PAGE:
Ernie Cowan 

122 Species Spotted

 

Last updated 3/15/2019 at 11:30am

Ernie Cowan

It takes a little time when 89 volunteers are wandering around the desert recording all the birds they see, but the final results of the 2018 Christmas Bird Count are finally in.

Just before Christmas, volunteers spread out in a 15-mile circle centered on de Anza Country Club to participate in the 36th annual count that is part of a nationwide event that began 119 years ago.

This citizen science project is known as the annual National Audubon Christmas Bird Count and involves a census of wild birds at thousands of locations in North America.

The event began with 27 birders on Christmas Day 1900 and now involves over 80,000 counters at 2,500 North American locations from Mid-December through early January.

Audubon and other organizations use data collected in this important wildlife census to assess the health of bird populations, migratory trends, habitat conditions and other factors impacting wild bird populations. This information can also help guide conservation efforts.


The Borrego Count is one of six in our region, with others conducted in circles around Salton Sea, Lake Henshaw, Escondido, Rancho Santa Fe, Oceanside and San Diego.

Retired Anza-Borrego Desert State Park Ranger Bob Theriault serves as the local coordinator for the Borrego Count with the assistance of Borrego resident Terry Hunefeld. It's Theriault's task to gather all of the recorded sightings, check them for accuracy and then submit the final results to CBC regional editors.

This year the Borrego census logged a total of 8,872 birds, including 122 species. Overall, these numbers are very similar to the past few years, however, there were some notable variations.

On the plus side, the number of ring-necked ducks increased from 29 to 82, and the colorful northern flicker jumped from 35 to 86. The American robin seems to like Borrego, and the count numbers jumped this year from 16 to 188.

On the down side, European starling dropped to 238 from 483 last year, and the year-round resident black-throated sparrow was alarmingly down to 35 from the previous 295. Western meadow larks were also down to only nine compared to 88 last year.

Theriault said the common house sparrow experience a collapse in numbers in 2014, and while numbers are holding steady, the bird has yet to rebound to former numbers.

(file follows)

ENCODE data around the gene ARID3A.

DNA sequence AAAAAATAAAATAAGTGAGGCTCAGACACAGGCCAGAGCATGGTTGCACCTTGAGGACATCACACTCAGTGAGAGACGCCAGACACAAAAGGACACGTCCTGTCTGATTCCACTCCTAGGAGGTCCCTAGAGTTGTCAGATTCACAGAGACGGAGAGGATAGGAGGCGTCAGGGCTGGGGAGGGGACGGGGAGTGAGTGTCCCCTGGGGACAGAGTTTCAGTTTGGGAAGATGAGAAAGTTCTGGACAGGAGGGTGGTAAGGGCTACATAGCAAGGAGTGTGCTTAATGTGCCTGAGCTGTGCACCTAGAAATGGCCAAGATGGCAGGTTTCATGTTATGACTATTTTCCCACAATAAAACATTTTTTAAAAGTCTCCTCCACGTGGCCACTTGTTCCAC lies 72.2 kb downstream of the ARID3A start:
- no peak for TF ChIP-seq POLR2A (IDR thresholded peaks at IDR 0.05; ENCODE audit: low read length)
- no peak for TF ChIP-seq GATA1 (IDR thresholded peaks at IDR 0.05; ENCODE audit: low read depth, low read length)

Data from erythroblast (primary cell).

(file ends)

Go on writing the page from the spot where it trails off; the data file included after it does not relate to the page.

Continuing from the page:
The annual count is a birding highlight for many volunteers, some of whom also participate in several of the other regional counts.

Depending on their locations, counters started as early as 3 a.m. – those were the owl hunters – and fanned out all over Borrego Valley from residential areas, palm groves, nearby canyons and mountains, Borrego Sink and Coyote Canyon.

Some areas required four-wheel drive, and others could only be reached by demanding hikes, like he counters who ventured into the upper groves of Palm Canyon.

It's not all work and no play. In the afternoon, volunteers began to arrive at the UCI Desert Research Center where more volunteers prepared a hearty lunch of hot chili, corn bread and assorted dessert goodies.

While there are a lot of the "usual suspects" counted each year, there are some unusual rarities as well. This year those included Prairie Falcon, Gray Flycatcher, Bullock's Oriole, Greater White Fronted Goose, Canvasback, Lazuli Bunting, Plumbeous Vireo, Hooded Merganser, Mountain Bluebird, Long-eared Owl, Barn Owl, Summer Tanager, Rufous-crowned Sparrow, Canyon Wren, Redhead and three species of Thrashers, including, California, LeConte's and Crissal.


The annual bird count is also a great way for novice birders to learn about the birds in their area. Teams are usually lead by an experienced birder.

The Borrego CBC is made possible through the sponsorship of Anza-Borrego Desert State Park, Anza-Borrego Foundation and UC Irvine.

 
 

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